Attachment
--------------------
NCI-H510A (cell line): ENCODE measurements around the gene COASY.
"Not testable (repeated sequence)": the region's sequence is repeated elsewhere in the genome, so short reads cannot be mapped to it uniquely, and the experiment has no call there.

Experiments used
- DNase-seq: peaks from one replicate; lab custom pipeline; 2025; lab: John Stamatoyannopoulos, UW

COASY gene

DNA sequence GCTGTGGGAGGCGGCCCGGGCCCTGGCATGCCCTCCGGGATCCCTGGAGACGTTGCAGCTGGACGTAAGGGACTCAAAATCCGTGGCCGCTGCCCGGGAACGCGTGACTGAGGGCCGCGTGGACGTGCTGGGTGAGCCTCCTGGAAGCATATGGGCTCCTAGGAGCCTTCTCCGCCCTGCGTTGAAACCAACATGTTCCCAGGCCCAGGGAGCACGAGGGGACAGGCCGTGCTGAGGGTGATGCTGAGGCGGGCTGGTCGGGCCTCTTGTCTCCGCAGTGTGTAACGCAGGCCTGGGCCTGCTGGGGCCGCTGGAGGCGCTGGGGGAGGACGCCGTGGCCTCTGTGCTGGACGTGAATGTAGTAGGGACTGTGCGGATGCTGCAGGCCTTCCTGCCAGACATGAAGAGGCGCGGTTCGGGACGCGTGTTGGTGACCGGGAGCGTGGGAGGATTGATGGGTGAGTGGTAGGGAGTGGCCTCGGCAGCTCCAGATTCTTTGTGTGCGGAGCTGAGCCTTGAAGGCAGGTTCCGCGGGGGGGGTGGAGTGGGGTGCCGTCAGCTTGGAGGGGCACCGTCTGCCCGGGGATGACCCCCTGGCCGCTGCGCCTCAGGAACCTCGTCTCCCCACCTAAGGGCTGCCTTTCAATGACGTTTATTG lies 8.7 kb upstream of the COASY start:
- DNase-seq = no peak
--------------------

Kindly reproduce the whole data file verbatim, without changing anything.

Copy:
NCI-H510A (cell line): ENCODE measurements around the gene COASY.
"Not testable (repeated sequence)": the region's sequence is repeated elsewhere in the genome, so short reads cannot be mapped to it uniquely, and the experiment has no call there.

Experiments used
- DNase-seq: peaks from one replicate; lab custom pipeline; 2025; lab: John Stamatoyannopoulos, UW

COASY gene

DNA sequence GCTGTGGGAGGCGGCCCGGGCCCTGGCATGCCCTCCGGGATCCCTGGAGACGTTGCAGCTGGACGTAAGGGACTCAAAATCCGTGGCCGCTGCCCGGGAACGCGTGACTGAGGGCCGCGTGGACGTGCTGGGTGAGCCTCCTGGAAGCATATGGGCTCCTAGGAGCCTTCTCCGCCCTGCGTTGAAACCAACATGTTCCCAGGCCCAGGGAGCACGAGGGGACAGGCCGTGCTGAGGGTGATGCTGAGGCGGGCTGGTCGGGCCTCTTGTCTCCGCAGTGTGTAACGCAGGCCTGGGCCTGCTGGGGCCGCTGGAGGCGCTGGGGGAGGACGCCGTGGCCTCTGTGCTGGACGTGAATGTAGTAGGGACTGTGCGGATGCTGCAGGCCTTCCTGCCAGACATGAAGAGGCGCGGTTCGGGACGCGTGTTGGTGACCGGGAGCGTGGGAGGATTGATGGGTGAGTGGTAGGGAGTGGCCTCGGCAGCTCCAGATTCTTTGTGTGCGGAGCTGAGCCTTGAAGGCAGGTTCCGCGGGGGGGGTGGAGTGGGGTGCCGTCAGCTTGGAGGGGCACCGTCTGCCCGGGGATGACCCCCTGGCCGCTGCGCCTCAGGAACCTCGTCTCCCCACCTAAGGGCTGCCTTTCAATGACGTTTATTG lies 8.7 kb upstream of the COASY start:
- DNase-seq = no peak